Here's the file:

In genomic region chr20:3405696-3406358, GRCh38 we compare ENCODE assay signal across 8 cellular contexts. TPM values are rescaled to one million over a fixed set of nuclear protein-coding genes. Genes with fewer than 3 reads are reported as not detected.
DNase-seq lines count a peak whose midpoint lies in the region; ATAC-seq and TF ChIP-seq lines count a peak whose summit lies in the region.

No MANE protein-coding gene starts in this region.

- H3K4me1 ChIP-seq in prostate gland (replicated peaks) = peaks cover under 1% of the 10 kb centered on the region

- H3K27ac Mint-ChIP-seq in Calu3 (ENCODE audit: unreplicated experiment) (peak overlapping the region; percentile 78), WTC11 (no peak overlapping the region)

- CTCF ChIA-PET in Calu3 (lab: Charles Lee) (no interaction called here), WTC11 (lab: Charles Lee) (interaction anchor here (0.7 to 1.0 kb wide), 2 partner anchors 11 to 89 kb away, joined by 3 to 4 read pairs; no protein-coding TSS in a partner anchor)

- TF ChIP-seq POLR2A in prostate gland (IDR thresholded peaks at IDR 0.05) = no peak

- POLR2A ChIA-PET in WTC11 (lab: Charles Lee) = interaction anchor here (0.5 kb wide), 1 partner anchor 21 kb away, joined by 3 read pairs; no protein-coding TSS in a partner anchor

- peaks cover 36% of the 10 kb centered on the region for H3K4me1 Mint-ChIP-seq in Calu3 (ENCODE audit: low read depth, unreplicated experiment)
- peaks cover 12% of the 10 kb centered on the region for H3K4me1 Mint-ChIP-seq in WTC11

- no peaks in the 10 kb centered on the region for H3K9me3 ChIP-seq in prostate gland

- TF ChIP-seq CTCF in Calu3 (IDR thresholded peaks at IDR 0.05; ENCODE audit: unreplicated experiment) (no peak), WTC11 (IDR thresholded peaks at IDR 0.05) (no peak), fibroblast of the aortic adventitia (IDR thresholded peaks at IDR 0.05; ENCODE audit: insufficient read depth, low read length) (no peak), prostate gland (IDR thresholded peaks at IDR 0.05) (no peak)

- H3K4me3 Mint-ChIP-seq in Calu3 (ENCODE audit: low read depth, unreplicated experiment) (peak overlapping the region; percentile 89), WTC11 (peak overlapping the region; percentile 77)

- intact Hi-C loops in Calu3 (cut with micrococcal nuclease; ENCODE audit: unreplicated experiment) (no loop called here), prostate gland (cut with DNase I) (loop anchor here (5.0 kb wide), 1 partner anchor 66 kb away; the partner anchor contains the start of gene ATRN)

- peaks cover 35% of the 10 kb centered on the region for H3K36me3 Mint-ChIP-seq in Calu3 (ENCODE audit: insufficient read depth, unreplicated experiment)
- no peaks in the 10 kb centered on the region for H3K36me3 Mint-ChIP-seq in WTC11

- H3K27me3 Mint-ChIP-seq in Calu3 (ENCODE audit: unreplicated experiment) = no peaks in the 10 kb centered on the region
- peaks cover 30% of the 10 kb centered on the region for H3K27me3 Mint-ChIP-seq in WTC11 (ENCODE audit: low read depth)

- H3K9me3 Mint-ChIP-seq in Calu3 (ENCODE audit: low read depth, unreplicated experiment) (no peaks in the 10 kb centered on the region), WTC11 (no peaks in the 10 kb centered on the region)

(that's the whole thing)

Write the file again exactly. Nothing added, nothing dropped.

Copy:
In genomic region chr20:3405696-3406358, GRCh38 we compare ENCODE assay signal across 8 cellular contexts. TPM values are rescaled to one million over a fixed set of nuclear protein-coding genes. Genes with fewer than 3 reads are reported as not detected.
DNase-seq lines count a peak whose midpoint lies in the region; ATAC-seq and TF ChIP-seq lines count a peak whose summit lies in the region.

No MANE protein-coding gene starts in this region.

- H3K4me1 ChIP-seq in prostate gland (replicated peaks) = peaks cover under 1% of the 10 kb centered on the region

- H3K27ac Mint-ChIP-seq in Calu3 (ENCODE audit: unreplicated experiment) (peak overlapping the region; percentile 78), WTC11 (no peak overlapping the region)

- CTCF ChIA-PET in Calu3 (lab: Charles Lee) (no interaction called here), WTC11 (lab: Charles Lee) (interaction anchor here (0.7 to 1.0 kb wide), 2 partner anchors 11 to 89 kb away, joined by 3 to 4 read pairs; no protein-coding TSS in a partner anchor)

- TF ChIP-seq POLR2A in prostate gland (IDR thresholded peaks at IDR 0.05) = no peak

- POLR2A ChIA-PET in WTC11 (lab: Charles Lee) = interaction anchor here (0.5 kb wide), 1 partner anchor 21 kb away, joined by 3 read pairs; no protein-coding TSS in a partner anchor

- peaks cover 36% of the 10 kb centered on the region for H3K4me1 Mint-ChIP-seq in Calu3 (ENCODE audit: low read depth, unreplicated experiment)
- peaks cover 12% of the 10 kb centered on the region for H3K4me1 Mint-ChIP-seq in WTC11

- no peaks in the 10 kb centered on the region for H3K9me3 ChIP-seq in prostate gland

- TF ChIP-seq CTCF in Calu3 (IDR thresholded peaks at IDR 0.05; ENCODE audit: unreplicated experiment) (no peak), WTC11 (IDR thresholded peaks at IDR 0.05) (no peak), fibroblast of the aortic adventitia (IDR thresholded peaks at IDR 0.05; ENCODE audit: insufficient read depth, low read length) (no peak), prostate gland (IDR thresholded peaks at IDR 0.05) (no peak)

- H3K4me3 Mint-ChIP-seq in Calu3 (ENCODE audit: low read depth, unreplicated experiment) (peak overlapping the region; percentile 89), WTC11 (peak overlapping the region; percentile 77)

- intact Hi-C loops in Calu3 (cut with micrococcal nuclease; ENCODE audit: unreplicated experiment) (no loop called here), prostate gland (cut with DNase I) (loop anchor here (5.0 kb wide), 1 partner anchor 66 kb away; the partner anchor contains the start of gene ATRN)

- peaks cover 35% of the 10 kb centered on the region for H3K36me3 Mint-ChIP-seq in Calu3 (ENCODE audit: insufficient read depth, unreplicated experiment)
- no peaks in the 10 kb centered on the region for H3K36me3 Mint-ChIP-seq in WTC11

- H3K27me3 Mint-ChIP-seq in Calu3 (ENCODE audit: unreplicated experiment) = no peaks in the 10 kb centered on the region
- peaks cover 30% of the 10 kb centered on the region for H3K27me3 Mint-ChIP-seq in WTC11 (ENCODE audit: low read depth)

- H3K9me3 Mint-ChIP-seq in Calu3 (ENCODE audit: low read depth, unreplicated experiment) (no peaks in the 10 kb centered on the region), WTC11 (no peaks in the 10 kb centered on the region)